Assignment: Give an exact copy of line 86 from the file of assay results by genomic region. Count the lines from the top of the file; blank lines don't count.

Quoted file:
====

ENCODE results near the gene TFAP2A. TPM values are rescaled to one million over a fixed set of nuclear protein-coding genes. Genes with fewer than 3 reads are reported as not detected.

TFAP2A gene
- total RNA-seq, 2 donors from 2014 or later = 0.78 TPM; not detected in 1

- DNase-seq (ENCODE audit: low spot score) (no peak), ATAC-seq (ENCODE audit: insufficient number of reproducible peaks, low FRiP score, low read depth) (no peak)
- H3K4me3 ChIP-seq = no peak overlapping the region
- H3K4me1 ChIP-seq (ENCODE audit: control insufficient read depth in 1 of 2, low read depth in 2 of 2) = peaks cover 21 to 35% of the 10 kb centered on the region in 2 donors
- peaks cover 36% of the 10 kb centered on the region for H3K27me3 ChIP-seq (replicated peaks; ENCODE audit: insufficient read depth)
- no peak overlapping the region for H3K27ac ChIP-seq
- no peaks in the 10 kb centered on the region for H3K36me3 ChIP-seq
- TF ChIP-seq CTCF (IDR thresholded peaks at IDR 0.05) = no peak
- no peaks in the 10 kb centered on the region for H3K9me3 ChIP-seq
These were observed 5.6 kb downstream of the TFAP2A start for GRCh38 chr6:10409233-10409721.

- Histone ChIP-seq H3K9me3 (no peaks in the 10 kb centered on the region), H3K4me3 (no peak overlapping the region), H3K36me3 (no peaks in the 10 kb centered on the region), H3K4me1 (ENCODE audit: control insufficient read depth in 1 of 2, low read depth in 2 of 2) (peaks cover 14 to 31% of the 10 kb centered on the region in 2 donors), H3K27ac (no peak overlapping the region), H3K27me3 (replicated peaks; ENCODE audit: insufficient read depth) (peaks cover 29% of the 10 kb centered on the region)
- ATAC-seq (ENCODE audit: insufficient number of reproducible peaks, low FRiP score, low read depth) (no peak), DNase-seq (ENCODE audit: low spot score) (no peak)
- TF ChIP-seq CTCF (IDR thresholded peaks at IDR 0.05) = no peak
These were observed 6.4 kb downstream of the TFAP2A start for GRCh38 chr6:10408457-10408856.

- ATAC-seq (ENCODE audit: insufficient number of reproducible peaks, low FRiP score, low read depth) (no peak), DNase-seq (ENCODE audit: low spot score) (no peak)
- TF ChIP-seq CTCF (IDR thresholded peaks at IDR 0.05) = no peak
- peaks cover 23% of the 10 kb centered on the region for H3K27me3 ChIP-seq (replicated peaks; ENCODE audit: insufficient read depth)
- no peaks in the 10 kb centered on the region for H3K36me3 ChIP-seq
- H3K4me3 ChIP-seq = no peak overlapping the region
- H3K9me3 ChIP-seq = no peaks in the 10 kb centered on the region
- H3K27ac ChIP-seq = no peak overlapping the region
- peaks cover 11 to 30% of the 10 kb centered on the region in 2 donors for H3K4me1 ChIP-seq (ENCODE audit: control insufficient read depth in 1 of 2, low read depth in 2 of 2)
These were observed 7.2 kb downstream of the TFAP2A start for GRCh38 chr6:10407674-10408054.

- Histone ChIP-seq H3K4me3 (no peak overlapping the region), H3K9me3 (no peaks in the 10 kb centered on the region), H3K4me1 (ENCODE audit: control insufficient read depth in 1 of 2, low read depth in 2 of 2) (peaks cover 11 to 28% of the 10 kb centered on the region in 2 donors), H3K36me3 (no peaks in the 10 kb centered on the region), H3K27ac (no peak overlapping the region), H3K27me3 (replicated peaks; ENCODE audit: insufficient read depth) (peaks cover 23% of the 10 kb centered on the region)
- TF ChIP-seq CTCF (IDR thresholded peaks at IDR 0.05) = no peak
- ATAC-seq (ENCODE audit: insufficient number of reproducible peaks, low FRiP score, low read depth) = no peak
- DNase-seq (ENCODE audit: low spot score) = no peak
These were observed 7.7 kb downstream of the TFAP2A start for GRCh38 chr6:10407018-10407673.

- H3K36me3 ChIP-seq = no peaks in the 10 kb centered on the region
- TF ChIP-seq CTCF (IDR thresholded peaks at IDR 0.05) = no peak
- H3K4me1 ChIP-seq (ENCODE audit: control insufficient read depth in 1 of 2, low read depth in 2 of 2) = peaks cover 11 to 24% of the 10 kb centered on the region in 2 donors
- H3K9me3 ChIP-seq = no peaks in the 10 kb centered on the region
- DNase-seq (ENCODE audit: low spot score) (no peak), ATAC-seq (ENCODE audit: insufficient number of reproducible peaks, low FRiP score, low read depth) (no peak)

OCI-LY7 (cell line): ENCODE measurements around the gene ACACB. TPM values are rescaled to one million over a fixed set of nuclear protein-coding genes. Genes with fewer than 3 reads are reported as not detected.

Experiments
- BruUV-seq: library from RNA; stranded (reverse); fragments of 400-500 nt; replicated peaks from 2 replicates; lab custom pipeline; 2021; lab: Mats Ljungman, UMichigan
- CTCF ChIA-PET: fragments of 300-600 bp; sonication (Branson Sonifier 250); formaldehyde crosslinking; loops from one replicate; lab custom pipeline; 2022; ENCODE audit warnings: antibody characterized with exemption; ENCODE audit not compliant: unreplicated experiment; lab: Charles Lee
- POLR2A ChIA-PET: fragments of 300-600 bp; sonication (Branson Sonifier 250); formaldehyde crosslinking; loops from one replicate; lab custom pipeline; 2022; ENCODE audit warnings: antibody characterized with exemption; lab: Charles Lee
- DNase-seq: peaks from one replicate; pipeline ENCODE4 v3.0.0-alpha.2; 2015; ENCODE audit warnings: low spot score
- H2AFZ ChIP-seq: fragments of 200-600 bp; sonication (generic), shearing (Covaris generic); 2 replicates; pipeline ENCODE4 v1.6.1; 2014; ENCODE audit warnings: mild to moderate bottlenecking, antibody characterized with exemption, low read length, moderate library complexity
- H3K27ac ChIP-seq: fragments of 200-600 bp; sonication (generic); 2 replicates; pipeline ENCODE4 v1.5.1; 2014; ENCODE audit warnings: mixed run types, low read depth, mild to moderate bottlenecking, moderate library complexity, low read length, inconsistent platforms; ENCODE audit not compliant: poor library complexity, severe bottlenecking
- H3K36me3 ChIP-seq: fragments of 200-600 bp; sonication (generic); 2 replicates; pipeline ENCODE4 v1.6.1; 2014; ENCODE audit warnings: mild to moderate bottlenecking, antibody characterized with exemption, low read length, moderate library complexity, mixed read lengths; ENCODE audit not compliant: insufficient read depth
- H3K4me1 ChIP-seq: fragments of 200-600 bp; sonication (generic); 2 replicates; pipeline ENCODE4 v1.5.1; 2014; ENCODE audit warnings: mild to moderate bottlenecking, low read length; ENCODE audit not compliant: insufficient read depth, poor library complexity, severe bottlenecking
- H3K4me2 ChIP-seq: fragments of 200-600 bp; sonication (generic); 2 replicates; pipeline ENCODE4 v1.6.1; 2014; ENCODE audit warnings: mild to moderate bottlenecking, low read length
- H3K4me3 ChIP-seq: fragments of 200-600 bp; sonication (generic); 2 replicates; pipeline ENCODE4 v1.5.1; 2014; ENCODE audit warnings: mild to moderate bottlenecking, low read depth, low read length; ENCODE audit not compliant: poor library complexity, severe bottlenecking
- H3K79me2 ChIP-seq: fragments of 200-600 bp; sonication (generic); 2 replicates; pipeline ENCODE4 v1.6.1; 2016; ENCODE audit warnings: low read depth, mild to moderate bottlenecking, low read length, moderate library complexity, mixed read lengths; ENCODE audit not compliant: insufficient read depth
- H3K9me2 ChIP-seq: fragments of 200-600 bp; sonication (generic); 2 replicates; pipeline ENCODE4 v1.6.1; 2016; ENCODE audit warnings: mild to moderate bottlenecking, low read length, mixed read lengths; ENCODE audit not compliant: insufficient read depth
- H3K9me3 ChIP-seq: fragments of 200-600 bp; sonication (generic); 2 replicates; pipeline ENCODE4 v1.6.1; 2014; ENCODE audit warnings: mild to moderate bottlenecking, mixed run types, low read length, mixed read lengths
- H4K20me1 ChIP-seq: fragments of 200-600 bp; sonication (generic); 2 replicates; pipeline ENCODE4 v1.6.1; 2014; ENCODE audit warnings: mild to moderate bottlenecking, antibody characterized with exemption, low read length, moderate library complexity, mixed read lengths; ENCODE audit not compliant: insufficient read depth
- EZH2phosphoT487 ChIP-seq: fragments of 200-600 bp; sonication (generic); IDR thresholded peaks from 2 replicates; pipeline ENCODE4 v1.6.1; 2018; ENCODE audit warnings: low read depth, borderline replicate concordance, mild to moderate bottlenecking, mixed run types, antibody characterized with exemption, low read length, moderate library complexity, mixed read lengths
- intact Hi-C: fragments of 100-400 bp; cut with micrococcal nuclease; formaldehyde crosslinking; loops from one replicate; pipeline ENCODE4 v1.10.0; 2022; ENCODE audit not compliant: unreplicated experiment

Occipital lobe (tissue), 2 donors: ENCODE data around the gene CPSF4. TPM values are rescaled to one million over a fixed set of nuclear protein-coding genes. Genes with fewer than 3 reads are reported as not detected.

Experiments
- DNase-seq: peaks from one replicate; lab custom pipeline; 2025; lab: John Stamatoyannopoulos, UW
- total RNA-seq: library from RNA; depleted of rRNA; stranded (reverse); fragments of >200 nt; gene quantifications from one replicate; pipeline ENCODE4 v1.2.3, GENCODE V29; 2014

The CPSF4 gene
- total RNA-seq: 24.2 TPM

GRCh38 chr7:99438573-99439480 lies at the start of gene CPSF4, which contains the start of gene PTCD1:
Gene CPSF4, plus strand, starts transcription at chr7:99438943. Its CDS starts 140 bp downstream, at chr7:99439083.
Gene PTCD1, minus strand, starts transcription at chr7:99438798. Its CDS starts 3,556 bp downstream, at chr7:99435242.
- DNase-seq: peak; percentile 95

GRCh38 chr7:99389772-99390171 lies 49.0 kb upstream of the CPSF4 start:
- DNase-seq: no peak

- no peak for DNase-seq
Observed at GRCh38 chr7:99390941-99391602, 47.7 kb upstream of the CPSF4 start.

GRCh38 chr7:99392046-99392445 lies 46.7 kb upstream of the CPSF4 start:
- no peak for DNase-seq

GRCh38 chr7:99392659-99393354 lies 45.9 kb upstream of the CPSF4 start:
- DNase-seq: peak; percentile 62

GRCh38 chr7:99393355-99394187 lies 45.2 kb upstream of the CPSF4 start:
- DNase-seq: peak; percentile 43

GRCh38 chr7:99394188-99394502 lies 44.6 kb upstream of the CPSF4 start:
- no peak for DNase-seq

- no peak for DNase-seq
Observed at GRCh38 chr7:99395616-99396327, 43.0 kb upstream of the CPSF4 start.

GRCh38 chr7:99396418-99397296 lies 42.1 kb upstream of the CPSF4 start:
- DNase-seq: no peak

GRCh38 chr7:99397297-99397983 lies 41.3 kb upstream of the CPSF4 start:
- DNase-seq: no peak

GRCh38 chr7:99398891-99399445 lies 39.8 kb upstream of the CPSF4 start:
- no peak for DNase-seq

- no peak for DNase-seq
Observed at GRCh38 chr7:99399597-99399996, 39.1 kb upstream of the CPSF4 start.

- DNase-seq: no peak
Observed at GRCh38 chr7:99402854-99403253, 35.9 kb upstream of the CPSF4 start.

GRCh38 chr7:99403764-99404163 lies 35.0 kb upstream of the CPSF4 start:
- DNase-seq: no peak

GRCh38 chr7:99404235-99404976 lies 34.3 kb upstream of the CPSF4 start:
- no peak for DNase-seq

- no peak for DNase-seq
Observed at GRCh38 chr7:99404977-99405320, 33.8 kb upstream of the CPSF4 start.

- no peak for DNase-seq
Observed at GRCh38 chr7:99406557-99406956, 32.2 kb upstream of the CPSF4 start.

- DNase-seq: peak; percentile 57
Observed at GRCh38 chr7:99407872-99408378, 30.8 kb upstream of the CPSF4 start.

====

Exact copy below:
- DNase-seq: no peak